On 29th Feb I had the pleasure of going to the Findacure Drug Repurposing for Rare Diseases conference which was held at the Royal Institution in London.  My notes on this conference will take up a few posts. This is part 3 of 3. Part 1 is here. Part 2 is here.

Dr Jack Scannel of Innogen Institute at the University of Edinburgh talked about the case for user led innovation. Scientists have survivor bias - they over-estimate the performance and nobody hears about the 9 out of 10 failures to get to the success. Nobody knows which drugs will sell well, and nobody knows what new drugs will be used for.

He described a paper by DeMonaco from 2006: The Major Role of Clinicians in the Discovery of Off-Label Drug Therapies This paper describes a study into new uses identified over 5 years for drugs introduced in 1998.

29 new drugs were introduced in 1998, and of these new uses were found for 22 of them. In total 143 new applications for those drugs were identified, 82 of these were field based discoveries based on looking at the reporting of the studies, and 57 were led by the laboratory. The paper looks at the field discoveries and reported that 60% of the applications were as a result of a clinician understanding the mechanism of the drug, some 11% were serendipitous discoveries, with the remaining 29% found some other way.

Drug repurposing can be for both common and rare diseases. Even with trials for common diseases clinical trials often don't tell enough about the real world populations who might use the drugs. The issue is how to sort out a trial for diseases with a small patient population.

Jacks key points were that:

  • User-led innovation should be incentivised
  • The would maximise the amount of safe chemicals available
  •  The process reduces timescales
  • The process reduces the demands for phase 3 clinical trials
  • This should improve the ability to track and manage information. 
He observed that often the 2nd, 3rd or 4th use for drugs can be better than the original use.

People can find out about clinical trials at

The last paper of the day was by Dr Victoria Parker at Addenbrookes Hospital, Cambridge.  She talked about repurposing sirolimus for rare mosaic overgrowth disorders. The elephant man has mosaic overgrowth. There is a protein which is working too much, and the objective is to find a drug to turn off the protein.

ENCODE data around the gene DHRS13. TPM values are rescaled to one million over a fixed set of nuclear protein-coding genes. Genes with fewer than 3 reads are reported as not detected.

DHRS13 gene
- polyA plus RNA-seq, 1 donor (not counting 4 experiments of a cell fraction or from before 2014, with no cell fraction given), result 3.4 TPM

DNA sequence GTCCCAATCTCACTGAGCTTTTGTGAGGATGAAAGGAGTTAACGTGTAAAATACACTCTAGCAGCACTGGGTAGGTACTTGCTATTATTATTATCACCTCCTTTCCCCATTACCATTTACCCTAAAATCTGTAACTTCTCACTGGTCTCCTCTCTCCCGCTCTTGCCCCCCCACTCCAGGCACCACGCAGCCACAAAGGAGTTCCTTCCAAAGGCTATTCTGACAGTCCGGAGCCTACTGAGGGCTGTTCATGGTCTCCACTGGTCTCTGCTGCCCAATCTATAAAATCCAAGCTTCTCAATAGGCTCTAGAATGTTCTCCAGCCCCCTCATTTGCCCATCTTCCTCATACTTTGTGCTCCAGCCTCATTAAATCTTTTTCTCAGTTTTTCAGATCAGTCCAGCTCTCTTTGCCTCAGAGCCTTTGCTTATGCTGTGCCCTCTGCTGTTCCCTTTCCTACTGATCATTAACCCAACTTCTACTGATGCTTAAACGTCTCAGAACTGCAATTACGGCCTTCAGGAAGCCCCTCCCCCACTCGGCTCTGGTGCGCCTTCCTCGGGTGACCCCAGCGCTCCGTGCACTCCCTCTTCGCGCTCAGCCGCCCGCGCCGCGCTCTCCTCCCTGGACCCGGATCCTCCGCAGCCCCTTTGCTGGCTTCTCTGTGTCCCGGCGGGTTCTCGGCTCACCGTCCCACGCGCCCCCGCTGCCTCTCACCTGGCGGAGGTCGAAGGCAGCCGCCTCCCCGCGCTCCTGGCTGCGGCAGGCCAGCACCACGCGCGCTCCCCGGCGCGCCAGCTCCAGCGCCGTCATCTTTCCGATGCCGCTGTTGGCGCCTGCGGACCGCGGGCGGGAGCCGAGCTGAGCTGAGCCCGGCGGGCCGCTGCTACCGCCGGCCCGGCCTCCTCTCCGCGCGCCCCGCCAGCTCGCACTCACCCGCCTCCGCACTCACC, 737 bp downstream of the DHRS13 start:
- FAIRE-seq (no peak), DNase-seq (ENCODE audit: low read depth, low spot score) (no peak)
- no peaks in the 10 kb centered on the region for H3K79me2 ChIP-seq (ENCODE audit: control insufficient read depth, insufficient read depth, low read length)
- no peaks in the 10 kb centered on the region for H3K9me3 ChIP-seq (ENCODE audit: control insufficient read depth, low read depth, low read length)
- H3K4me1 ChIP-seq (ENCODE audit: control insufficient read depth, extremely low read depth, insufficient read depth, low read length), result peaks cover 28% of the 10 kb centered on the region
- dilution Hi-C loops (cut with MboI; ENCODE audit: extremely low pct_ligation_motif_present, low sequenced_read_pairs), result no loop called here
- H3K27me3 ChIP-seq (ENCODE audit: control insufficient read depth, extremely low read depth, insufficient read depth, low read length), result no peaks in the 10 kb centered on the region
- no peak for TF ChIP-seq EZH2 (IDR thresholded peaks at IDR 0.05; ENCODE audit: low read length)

The drug sirolimus was one example of a potential drug which was shown to work at low concentrations. They set up an open label, uncontrolled, non-randomised pilot trial with 10 patients from the UK. It took over a year to get the trial set up. Victoria described some of the challenges.

As mosaic overgrowth is a rare disease there is a limited overview, and not enough data to statistically justify a randomised controlled trial. The patients were scattered across the UK, so collaboration was needed in the trial design. NHS trusts have no capacity to undertake blood tests, and GPs need approvals to do so. Therefore the trial had to be designed to minimise the study interventions (blood tests), and private sector involvement was needed. 

Funding was the next challenge. The list of costs included: Staff time, a database for the results, the drug itself (and any placebos), shipping costs for the drug, imaging and blood test costs, insurance and pharmacy fees. Pfizer agreed to provide the drug free of charge, the determined that the database could simply be a spreadsheet, and it was cheaper for them to get insurance for 3 separate trials in single locations than a single policy for a multi-centre trial. Overall, the costs were reduced from an initial estimate of £150k down to £60-70k.

Victorias last points were about a revision to the EU Clinical Trials Directive around "low intervention trials" which have minimal additional risk, and therefore "less stringent rules". These come into play from 2018.

There was also a set of lightning talks - each for 5 miutes.

Ravi Jandhyala (Evidence for Access) described that research into treeatments for rare diseases is difficult. Studies have to trade between; Small number of subjects, requirements of randomised controlled trials, high attrition rates and long study durations. Judgement is needed in trial design, and should make use of real world experience, which involves looking at the evidence in the population, the characteristics of the patients and the identification of the patients. Focus on the patient is key.

Dr Julia Ambler (Sparks) outlined their expertise in awarding and managing grants for childrens medical research. They have the greatest chance of making an effort, researchers know where they money comes from, donors know where their money has gone and progress news is shared. Overall they aim to avoid duplication, save time/money and invest in quality research. They also support fundraising activites.

Dr Alan Rothaul (Re-Pharm) described how it is possible to use a computer model to hunt for rare disease treatment candidates - computer aided chemistry. For any target that is identified it is necessary to understand the biology, and then to look through the database for candidate. They look at the 2D and 3D shapes and the field point representation of the drug and compare it with the target. With a match, a proof of concept is obtained which is the optimised and taken forward for development. He described a case where out of 2500 molecules they had 25 close hits, which resulted in 6 trials, identifying one lead compound, which they are tring to move forwards.

Heather Band (Batten Disease Family Association) described Batten disease and how research into drug repurposing is using zebra fish. She observed that family groups are often the starting point for patient groups.

Jane Reed (Linguamatics) described a text mining tool that uses natural language processing to extract chemical, gene and action information from text. However, she notes that the language used in medical texts if no common and it is difficult to get information out.